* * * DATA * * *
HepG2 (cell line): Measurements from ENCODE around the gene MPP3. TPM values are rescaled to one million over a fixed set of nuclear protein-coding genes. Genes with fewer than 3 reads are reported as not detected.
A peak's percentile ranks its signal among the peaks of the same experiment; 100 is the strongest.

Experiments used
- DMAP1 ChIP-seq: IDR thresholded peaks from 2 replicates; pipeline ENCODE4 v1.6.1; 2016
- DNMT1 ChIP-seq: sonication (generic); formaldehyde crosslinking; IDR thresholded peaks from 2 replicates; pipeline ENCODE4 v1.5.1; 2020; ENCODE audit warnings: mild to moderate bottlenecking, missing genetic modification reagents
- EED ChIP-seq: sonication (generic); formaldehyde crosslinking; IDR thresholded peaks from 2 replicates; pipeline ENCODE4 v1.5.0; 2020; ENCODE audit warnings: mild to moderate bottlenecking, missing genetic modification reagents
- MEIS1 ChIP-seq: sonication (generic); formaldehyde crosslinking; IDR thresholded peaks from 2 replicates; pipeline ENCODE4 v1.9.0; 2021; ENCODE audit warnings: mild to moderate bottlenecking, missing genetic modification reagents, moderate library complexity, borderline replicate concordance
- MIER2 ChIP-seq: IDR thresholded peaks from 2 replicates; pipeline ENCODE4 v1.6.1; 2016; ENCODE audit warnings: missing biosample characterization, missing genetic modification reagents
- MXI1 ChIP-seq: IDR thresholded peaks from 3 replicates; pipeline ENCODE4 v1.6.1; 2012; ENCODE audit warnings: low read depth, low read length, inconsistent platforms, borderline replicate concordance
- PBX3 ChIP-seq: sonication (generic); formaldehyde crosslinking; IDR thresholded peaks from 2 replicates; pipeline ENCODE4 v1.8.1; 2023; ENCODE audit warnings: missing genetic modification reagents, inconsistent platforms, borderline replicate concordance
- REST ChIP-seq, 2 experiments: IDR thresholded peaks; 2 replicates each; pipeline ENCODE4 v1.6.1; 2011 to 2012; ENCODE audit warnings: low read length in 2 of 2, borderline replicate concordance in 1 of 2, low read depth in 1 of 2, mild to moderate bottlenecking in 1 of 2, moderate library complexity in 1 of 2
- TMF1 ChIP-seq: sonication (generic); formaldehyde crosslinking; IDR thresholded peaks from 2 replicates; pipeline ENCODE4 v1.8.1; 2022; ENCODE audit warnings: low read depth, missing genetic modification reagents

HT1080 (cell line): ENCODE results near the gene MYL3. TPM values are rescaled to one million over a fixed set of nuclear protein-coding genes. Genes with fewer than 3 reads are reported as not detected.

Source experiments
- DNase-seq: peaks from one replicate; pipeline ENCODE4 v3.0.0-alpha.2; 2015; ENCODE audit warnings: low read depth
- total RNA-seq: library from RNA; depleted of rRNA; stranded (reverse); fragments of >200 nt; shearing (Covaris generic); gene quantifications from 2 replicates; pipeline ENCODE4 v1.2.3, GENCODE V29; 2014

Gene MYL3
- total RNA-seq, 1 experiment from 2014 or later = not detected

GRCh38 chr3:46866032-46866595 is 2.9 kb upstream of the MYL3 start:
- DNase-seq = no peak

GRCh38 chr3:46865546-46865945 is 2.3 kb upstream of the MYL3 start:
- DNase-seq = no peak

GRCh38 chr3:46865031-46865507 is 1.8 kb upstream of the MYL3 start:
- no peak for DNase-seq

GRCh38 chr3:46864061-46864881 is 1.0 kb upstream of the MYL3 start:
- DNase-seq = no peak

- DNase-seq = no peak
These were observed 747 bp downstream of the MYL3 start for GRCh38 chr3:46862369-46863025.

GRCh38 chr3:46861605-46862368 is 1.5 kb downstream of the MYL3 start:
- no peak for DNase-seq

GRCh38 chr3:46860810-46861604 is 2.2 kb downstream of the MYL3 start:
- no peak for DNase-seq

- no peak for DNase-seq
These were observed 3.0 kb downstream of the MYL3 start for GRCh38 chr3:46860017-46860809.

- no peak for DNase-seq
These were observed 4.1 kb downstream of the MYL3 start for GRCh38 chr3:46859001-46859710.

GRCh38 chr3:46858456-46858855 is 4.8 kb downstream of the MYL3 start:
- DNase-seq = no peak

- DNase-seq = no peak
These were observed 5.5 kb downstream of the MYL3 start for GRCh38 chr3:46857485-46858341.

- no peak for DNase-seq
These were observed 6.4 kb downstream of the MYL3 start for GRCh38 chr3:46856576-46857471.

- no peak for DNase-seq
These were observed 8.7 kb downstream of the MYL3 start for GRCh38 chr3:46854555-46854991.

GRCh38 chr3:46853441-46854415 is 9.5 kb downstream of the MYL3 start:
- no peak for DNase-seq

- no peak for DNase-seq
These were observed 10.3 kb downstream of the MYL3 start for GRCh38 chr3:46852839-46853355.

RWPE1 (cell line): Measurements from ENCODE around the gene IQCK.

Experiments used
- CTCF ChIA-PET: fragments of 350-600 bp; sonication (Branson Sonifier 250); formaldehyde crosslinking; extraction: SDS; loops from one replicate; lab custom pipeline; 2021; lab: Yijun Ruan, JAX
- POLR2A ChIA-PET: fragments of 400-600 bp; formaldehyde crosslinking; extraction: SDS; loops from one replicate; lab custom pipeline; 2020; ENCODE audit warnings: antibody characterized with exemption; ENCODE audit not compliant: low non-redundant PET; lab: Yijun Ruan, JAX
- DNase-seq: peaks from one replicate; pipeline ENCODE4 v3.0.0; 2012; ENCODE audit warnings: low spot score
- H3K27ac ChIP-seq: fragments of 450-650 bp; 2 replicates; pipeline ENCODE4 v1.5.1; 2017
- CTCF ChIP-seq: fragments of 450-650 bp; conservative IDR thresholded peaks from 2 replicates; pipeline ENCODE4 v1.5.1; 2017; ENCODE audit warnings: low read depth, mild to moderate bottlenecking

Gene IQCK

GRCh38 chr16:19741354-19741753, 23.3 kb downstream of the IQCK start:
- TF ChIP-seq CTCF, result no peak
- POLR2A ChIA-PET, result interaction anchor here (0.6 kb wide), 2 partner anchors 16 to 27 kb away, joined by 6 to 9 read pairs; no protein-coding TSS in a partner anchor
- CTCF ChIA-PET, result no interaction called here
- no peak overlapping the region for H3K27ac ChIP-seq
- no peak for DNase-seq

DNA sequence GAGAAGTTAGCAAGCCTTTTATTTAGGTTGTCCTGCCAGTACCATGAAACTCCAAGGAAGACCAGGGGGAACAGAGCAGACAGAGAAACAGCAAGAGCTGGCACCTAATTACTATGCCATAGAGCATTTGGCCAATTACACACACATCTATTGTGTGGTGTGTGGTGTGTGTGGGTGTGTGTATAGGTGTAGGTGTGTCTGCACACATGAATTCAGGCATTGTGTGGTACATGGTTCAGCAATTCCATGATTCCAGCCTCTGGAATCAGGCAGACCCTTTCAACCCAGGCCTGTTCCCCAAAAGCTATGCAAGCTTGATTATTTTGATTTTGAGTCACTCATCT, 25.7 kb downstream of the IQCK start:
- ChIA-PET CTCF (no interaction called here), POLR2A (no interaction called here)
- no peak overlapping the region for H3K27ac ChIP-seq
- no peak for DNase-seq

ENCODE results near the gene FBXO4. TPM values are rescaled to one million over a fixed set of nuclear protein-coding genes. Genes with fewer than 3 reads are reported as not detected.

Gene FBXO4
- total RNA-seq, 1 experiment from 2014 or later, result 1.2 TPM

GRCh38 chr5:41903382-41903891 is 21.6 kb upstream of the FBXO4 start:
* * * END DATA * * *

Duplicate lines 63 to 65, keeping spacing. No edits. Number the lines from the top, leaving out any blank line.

DNA sequence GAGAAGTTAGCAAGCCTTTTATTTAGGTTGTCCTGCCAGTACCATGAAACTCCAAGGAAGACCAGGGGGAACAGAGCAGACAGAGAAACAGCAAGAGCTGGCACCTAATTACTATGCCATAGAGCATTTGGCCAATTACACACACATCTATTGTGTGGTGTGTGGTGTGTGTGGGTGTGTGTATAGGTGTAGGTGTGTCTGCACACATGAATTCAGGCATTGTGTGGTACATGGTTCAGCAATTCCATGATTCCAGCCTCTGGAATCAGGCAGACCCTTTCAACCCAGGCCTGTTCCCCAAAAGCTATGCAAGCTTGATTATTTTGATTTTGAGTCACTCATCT, 25.7 kb downstream of the IQCK start:
- ChIA-PET CTCF (no interaction called here), POLR2A (no interaction called here)
- no peak overlapping the region for H3K27ac ChIP-seq